Once past the detour, the easiest navigation is to continue on East Lake Sammamish Parkway to the light at NE 65th and go into Marymoor that way. But if you feel comfortable finding your way back to the trail after the closure, that’s ok too. Just be aware that on at least part of the trail, they have just dumped a bunch of new gravel and it’s deep and loose. Ugh.
At the end of the route, around km105, there is a lot of construction. It’s work on a new flyover for bikes to get past the awful factoria intersection, so they’re doing it for us! We were able to get around on the right side even without a shoulder, but at some point after the Honda dealership, we crossed over and used the sidewalk on the south side.
By: a gang of beer-drinking randos sitting around a table after the Populaire
Online mapping tools like Ride with GPS have made randonneuring routes precise and accurate. Laborious work with paper maps that only provided approximate distances are a thing of the past. We no longer have to ride or drive a route to determine distances between instructions. And those distances were only as accurate as one’s bike computer or car odometer calibration. Complementing Ride with GPS, we frequently use a Google Script to create route sheets directly from a Ride with GPS route. Tedious spreadsheet work is avoided; no transcription errors due to hand-entering distances occurs. The result: Dependable routes unaffected by human foibles.
And yet, some feel such extensive use of technology has removed the human touch from route documents. To that end, we have developed the TrueRando script. TrueRando randomly inserts errors in the route sheet, flipping left turns to right turns, altering distances, and so on. Everything you fear and dread on the road in the dark at 3AM can be made to happen with TrueRando!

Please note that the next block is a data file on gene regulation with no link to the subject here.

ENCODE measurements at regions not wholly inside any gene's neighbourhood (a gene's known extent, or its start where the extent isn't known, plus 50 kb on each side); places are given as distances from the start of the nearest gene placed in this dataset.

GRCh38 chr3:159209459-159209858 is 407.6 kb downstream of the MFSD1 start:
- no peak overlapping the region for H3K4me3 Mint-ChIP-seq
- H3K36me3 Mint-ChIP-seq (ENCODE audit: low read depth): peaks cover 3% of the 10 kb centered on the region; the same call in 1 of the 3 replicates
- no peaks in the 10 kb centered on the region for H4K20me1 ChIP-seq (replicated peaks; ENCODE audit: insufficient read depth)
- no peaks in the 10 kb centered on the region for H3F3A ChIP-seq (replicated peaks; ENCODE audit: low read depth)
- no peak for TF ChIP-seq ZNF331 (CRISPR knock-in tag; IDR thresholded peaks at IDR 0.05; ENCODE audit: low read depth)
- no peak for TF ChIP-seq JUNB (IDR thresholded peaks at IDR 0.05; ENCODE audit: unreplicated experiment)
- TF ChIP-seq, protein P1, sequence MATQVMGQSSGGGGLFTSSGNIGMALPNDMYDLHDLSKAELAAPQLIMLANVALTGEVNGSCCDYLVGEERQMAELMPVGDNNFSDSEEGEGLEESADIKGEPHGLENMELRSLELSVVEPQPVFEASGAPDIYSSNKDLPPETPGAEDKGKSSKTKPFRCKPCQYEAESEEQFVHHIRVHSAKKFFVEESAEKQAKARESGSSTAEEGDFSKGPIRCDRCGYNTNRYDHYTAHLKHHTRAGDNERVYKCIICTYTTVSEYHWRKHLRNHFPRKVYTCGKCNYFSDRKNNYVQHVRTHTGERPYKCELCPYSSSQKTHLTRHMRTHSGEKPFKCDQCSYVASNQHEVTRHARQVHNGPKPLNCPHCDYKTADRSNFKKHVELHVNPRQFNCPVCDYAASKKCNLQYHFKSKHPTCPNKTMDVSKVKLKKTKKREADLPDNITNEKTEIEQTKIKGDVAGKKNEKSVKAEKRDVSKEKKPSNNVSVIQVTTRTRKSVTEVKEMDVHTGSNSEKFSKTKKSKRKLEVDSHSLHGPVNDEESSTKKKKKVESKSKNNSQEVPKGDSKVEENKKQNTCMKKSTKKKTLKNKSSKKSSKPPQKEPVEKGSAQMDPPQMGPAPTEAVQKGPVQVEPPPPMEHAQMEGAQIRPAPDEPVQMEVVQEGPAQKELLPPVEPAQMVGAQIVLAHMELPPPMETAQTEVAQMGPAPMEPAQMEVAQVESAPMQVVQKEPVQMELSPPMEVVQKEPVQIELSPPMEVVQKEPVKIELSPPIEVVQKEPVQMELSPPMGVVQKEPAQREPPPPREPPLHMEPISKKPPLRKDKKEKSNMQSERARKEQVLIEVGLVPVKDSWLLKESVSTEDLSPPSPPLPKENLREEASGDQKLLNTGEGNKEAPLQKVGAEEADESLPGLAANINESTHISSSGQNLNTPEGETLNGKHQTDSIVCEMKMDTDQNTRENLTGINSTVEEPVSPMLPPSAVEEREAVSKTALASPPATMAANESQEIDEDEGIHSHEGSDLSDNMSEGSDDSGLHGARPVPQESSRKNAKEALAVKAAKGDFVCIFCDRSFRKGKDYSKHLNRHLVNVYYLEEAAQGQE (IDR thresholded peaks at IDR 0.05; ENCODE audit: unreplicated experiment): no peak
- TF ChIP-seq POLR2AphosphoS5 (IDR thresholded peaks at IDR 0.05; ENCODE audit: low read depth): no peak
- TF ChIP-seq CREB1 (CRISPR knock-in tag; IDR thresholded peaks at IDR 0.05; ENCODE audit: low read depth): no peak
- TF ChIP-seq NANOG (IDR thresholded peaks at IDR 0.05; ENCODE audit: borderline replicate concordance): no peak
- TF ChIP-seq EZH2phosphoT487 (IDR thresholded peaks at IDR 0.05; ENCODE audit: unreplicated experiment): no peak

Wait, there’s more! Through the use of nerd knowledge the enhanced TrueRando+ script also injects different errors into the Ride with GPS route. Not only will the route sheet be unreliable. The GPS track will disagree with the route sheet at other locations! Truly, no better simulation of human weakness when handling details is available today.
TrueRando and TrueRando+ are available for a per-use fee of $1000 payable via anonymous wire transfer from your numbered Swiss bank account to permanentsteammallorcajunket.
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The new Perminator relies heavily on users uploading scans of annual waivers and ride results (cards, receipts). Volunteers have to review these uploads, so we ask you to please do everything you can to make them legible and well organized!
We very much desire you to upload multipage scans as a single pdf! This greatly reduces the number of files the volunteers have to open to do their jobs. Sure, one person’s waiver in two uploads means opening just one extra file, but multiply that by the scores of active Permanents riders SIR has and one less mouse click per job really matters! This also helps prevent the digital equivalent of dropping a file of loose papers.